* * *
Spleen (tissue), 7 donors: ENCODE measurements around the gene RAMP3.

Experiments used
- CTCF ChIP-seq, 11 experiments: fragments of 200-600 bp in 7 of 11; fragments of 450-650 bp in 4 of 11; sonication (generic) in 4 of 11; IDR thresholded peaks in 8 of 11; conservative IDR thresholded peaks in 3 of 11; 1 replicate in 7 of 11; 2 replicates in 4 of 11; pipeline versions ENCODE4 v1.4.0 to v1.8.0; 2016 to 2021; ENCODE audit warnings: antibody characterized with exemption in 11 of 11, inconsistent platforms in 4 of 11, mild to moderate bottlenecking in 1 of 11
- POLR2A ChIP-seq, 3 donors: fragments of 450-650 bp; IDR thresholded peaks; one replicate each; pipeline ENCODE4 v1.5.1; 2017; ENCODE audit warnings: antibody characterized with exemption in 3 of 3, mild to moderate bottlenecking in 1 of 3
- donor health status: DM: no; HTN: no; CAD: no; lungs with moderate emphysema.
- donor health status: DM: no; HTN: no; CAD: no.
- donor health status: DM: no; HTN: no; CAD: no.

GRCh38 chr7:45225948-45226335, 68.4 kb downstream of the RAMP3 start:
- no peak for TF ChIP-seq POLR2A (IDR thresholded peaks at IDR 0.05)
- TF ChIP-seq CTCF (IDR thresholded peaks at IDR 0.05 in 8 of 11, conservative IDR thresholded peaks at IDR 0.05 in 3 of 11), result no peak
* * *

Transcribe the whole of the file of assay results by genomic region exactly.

Spleen (tissue), 7 donors: ENCODE measurements around the gene RAMP3.

Experiments used
- CTCF ChIP-seq, 11 experiments: fragments of 200-600 bp in 7 of 11; fragments of 450-650 bp in 4 of 11; sonication (generic) in 4 of 11; IDR thresholded peaks in 8 of 11; conservative IDR thresholded peaks in 3 of 11; 1 replicate in 7 of 11; 2 replicates in 4 of 11; pipeline versions ENCODE4 v1.4.0 to v1.8.0; 2016 to 2021; ENCODE audit warnings: antibody characterized with exemption in 11 of 11, inconsistent platforms in 4 of 11, mild to moderate bottlenecking in 1 of 11
- POLR2A ChIP-seq, 3 donors: fragments of 450-650 bp; IDR thresholded peaks; one replicate each; pipeline ENCODE4 v1.5.1; 2017; ENCODE audit warnings: antibody characterized with exemption in 3 of 3, mild to moderate bottlenecking in 1 of 3
- donor health status: DM: no; HTN: no; CAD: no; lungs with moderate emphysema.
- donor health status: DM: no; HTN: no; CAD: no.
- donor health status: DM: no; HTN: no; CAD: no.

GRCh38 chr7:45225948-45226335, 68.4 kb downstream of the RAMP3 start:
- no peak for TF ChIP-seq POLR2A (IDR thresholded peaks at IDR 0.05)
- TF ChIP-seq CTCF (IDR thresholded peaks at IDR 0.05 in 8 of 11, conservative IDR thresholded peaks at IDR 0.05 in 3 of 11), result no peak